The previous post took a look at how I assess market context as an initial step in framing, executing, and managing trades. Let's take a look at how the context ideas apply to this morning's stock market:
* First, we go to the longer-term market indicators, which are highlighted in this post. Notice that we're seeing more S&P 500 sectors in uptrends than downtrends; that new 65-day highs are expanding and outnumbering new 65-day lows; that Demand is expanding and exceeding Supply; and that we have broken to bull market highs in the advance/decline line specific to the common stocks listed on the NYSE. All those indicators place us in a short-term uptrend.
* Second, we take a look at the indicator tweet this morning from my Twitter stream and compare that to the prior indicator tweet. We see that 20-day highs are handily outnumbering new lows; that Demand exceeds Supply; that above 50% (and an expanding) number of stocks are trading above their 20-day moving averages; and that a majority (and expanding number) of stocks in my basket are trading in short-term uptrends. All those indicators place us in a short-term uptrend.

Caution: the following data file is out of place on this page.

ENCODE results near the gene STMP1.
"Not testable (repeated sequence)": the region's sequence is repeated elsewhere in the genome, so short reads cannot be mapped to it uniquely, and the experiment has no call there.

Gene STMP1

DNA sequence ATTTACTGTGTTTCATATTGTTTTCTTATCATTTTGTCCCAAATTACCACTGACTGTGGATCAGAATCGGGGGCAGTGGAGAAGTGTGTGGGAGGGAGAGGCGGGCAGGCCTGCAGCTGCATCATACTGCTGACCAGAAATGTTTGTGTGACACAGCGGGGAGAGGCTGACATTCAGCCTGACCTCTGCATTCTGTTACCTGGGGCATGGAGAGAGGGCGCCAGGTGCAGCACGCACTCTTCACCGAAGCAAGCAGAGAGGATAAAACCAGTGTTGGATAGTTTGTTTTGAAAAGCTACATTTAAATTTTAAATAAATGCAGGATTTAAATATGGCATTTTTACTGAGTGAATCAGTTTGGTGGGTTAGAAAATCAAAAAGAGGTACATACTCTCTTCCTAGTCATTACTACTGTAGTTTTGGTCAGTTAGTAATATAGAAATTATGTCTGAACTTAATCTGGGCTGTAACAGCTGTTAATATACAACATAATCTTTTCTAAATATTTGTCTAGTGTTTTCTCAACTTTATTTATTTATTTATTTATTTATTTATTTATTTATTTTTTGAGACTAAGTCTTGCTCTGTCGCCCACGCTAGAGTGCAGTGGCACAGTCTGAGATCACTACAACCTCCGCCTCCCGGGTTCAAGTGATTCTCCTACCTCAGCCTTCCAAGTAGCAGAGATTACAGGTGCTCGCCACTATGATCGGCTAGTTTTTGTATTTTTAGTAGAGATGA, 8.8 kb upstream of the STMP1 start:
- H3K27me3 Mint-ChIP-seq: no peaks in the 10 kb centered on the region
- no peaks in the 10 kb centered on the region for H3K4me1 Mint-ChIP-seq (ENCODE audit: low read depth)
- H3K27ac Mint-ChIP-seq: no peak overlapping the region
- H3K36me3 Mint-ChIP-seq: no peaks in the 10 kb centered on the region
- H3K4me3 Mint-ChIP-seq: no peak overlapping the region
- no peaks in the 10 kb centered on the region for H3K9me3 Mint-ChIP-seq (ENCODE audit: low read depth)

* Third, we notice in overnight Globex futures trade that we opened the post-holiday session weak, touching the 1117 area that had been support from 12/24. From that point forward, selling pressure diminished and we've traded higher. That tells us that, above the 1117 area, we're in a short-term uptrend.
* Fourth, we take a look at overseas stock markets and commodities (gold, oil) and see firm prices, suggesting that traders are buying risk assets. We're also seeing further yield curve steepening from Treasuries. Those are supportive of a short-term uptrend.
As I emphasized in the earlier post, none of these things constitute trade ideas; they are only market background. As a trader, I take it to the next step by thinking ahead about the price and indicator action that would tell me that we're ending the short-term uptrend, and the price and indicator action that would tell me the uptrend is intact.
But that gets us into an analysis of price levels, volume at price levels, historical trading patterns, and intraday sentiment: all topics for future posts in this series.